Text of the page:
Good news for the South Carolina quail population

2020 Bobwhite Quail Whistling Cock Census shows promising results

The Bobwhite Quail Whistling Cock Census was conducted for the 42nd consecutive year in 2020. Sixty-six routes were sampled in 2020, resulting in 63 routes which yielded data comparable to the previous year.

This year, a majority of SCDNR’s partnering cooperators were unable to run the established routes due to work restrictions stemming from COVID-19. The approximate locations of survey routes are shown in Figure 1.

bobwhite quailMethods

Census routes are sampled between June 15 and July 10. Wildlife biologists believe this is the period of maximum bobwhite whistling in the Southeast (Rosene 1969). Each route consists of 12 stops at 1/2-mile intervals. Exactly eight minutes are allotted for listening at each stop, beginning at official sunrise.

The number of calling males is recorded at each stop and totaled for the entire route. Route totals are used for trend comparisons. Weather conditions are also recorded, and operation of routes is discouraged on rainy or windy days.

Based on an extensive analysis of historical Whistling Cock Census data, the survey protocol was changed in 2003 from a two-day survey to a one-day survey. The afternoon listening period was also eliminated as an option in the survey protocol.

As in previous years, data were analyzed using a paired t-test for equal sample sizes (Steel and Torrie, 1980). Between-year comparisons were conducted using all routes that were run in both 2019 and 2020. The 2020 mean was also compared with the long-term average using a paired t-test.

Results and discussion

Approximately 53 observers surveyed 66 routes in 2020. Sixty-three of these routes were used in year-to-year comparisons. A total of 403 whistling cocks were recorded on the 65 routes for an average of 6.4 (SE = 0.94) birds per route. For all routes sampled, a total of 406 whistling cocks were recorded with an average number of calling birds of 6.2 (SE = 0.90) birds per route.

The 2020 mean call count index did not significantly differ (P>0.05) from the 2019 index. The 2020 index was significantly less than (P<0.01) the long-term average for the 42 years of the census (16.2 birds/route, N=2081).

Quail counts in 2020 were higher on 27 routes (42%) and lower on 19 routes (30%) compared to 2019. Statewide, 41 more birds were recorded in 2020 than on the same routes in 2019, an increase in 11.3%.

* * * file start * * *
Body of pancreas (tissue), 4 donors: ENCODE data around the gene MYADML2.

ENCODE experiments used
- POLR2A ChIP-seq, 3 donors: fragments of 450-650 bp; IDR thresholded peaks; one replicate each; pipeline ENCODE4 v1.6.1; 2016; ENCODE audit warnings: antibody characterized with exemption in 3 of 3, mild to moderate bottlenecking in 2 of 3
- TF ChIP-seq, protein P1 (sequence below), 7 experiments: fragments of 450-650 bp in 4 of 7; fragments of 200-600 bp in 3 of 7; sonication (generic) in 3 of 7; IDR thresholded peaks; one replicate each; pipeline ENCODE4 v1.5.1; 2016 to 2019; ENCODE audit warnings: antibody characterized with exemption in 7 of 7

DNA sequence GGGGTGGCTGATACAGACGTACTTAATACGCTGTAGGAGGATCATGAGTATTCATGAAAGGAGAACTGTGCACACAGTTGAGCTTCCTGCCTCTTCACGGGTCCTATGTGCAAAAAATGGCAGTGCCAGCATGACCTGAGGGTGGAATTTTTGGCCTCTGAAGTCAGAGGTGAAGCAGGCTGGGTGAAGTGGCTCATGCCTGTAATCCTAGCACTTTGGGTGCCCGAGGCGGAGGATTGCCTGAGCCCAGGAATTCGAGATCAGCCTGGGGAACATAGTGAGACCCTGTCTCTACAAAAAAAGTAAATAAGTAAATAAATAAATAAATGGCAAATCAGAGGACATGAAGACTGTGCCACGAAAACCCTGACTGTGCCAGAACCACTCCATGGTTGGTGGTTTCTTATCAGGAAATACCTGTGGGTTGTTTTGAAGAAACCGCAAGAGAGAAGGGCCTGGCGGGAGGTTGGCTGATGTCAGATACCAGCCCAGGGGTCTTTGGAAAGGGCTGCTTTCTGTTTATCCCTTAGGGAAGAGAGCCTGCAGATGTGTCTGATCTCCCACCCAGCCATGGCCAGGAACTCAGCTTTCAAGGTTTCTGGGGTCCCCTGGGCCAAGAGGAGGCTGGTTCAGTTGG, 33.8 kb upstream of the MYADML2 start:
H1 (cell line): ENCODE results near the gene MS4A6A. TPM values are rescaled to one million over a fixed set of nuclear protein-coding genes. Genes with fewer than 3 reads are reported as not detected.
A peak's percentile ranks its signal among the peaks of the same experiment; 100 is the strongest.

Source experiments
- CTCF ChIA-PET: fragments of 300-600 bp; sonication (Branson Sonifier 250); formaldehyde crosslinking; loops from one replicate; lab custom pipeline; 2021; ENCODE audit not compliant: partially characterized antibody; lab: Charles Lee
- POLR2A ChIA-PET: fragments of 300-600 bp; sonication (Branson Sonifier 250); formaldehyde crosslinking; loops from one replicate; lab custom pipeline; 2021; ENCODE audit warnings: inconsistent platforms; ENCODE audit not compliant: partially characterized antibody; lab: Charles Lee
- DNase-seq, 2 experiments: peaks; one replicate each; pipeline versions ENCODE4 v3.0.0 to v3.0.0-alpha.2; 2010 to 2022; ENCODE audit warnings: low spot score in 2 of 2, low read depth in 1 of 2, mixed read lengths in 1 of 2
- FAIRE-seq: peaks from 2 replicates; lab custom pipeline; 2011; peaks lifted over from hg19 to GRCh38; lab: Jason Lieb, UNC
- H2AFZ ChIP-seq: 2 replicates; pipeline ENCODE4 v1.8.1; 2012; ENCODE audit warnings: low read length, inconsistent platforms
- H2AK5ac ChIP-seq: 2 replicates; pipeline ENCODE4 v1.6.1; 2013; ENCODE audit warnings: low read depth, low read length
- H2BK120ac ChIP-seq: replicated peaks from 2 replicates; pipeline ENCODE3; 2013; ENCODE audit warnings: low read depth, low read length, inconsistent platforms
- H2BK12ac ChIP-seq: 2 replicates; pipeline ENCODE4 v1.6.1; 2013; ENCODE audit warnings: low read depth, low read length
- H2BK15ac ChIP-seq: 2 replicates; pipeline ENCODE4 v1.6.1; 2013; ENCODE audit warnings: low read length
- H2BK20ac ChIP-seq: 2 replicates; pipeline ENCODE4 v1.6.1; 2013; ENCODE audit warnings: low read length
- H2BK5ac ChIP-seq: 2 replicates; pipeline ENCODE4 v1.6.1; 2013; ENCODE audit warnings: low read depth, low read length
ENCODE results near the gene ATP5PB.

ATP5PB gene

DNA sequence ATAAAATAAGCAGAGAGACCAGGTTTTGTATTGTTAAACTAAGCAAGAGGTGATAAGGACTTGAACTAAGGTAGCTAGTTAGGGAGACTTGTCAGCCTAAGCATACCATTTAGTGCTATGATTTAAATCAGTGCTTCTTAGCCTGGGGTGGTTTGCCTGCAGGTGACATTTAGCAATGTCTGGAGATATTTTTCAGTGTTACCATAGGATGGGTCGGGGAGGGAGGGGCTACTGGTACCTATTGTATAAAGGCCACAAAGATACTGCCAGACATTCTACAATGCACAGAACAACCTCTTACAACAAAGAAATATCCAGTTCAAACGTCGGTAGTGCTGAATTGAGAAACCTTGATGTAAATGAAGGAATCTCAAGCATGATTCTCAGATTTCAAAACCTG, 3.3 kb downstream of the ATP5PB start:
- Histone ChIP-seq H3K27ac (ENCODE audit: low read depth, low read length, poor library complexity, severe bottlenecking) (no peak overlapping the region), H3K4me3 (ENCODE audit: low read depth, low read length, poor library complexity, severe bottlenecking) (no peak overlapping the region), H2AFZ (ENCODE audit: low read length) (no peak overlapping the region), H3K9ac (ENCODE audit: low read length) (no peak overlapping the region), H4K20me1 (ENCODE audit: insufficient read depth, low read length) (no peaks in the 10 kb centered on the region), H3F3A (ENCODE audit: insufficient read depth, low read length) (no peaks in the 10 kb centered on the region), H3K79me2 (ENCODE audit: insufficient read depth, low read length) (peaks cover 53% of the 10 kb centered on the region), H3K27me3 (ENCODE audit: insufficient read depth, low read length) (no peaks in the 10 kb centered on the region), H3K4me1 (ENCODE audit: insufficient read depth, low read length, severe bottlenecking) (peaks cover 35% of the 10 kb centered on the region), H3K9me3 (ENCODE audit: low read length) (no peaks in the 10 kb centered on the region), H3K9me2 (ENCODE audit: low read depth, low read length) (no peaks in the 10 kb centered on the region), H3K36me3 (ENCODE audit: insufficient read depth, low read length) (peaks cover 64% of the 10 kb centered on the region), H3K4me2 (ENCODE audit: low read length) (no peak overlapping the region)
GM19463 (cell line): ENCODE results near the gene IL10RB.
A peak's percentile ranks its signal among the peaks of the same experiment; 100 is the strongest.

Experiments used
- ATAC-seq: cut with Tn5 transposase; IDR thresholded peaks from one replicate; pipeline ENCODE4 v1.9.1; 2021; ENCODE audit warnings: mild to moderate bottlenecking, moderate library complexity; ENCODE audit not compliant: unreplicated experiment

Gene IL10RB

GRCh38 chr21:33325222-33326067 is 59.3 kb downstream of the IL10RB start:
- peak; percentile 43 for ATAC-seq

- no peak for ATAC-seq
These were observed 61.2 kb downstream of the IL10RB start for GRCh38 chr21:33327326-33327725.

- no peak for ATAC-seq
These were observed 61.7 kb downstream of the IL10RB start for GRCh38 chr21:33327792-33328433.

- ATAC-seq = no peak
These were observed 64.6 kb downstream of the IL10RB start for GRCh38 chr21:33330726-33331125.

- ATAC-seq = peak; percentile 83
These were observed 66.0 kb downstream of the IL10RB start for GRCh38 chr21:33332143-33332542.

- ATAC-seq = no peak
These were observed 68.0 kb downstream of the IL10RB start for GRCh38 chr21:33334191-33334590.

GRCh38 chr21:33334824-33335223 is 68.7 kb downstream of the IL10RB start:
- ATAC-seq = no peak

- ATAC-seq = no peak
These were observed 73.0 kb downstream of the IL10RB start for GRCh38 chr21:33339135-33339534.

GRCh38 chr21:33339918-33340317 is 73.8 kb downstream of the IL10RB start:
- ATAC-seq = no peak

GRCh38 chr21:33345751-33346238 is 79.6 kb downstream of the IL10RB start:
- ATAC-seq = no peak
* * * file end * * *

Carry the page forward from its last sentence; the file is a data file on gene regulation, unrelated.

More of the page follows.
Because of natural mortality, breeding populations of quail are never high relative to early fall populations. Extreme weather conditions during the nesting season and land-use changes can further depress quail numbers.

Whistling Cock Survey data are used in conjunction with Quail Brood Survey data, Quail Hunter Survey data, and Fall Covey Count data to assess the population status of quail statewide as well as the effects of land use change and other factors such as weather on the statewide quail population.

Land-use changes surrounding routes is the most difficult variable to quality. When routes for the Whistling Cock Census were established in 1979, cooperators were instructed to locate census lines in areas where good quail populations existed. Routes are not moved to new locations unless access is limited or noise disturbance makes counting calling birds impossible.

Many routes which were established through mixed forest and farmlands are now surrounded by pine plantations. Therefore, a dramatic decrease in the suitability of the habitat surround survey routes is thought to have severely depressed the numbers of calling birds on many routes. While large-scale habitat changes are obvious and are easily documented, it is much more difficult to quantify habitat changes at the call count route or point level. Analysis of fine-scale habitat components along survey routes should be conducted to validate the effects of habitat change on local quail populations.

It is important to note that the full complement of routes were established to document year-to-year and long-term population changes. Thus, populations are expected to decrease for a period of time and should rebound if the habitat reverts to a more suitable type.

The Bobwhite Quail Whistling Cock Census should be continued in order to monitor changes in habitat conditions and the resultant quail population response. Additional routes are needed in areas of low route density to increase the precision of the survey and to provide more complete statewide coverage.

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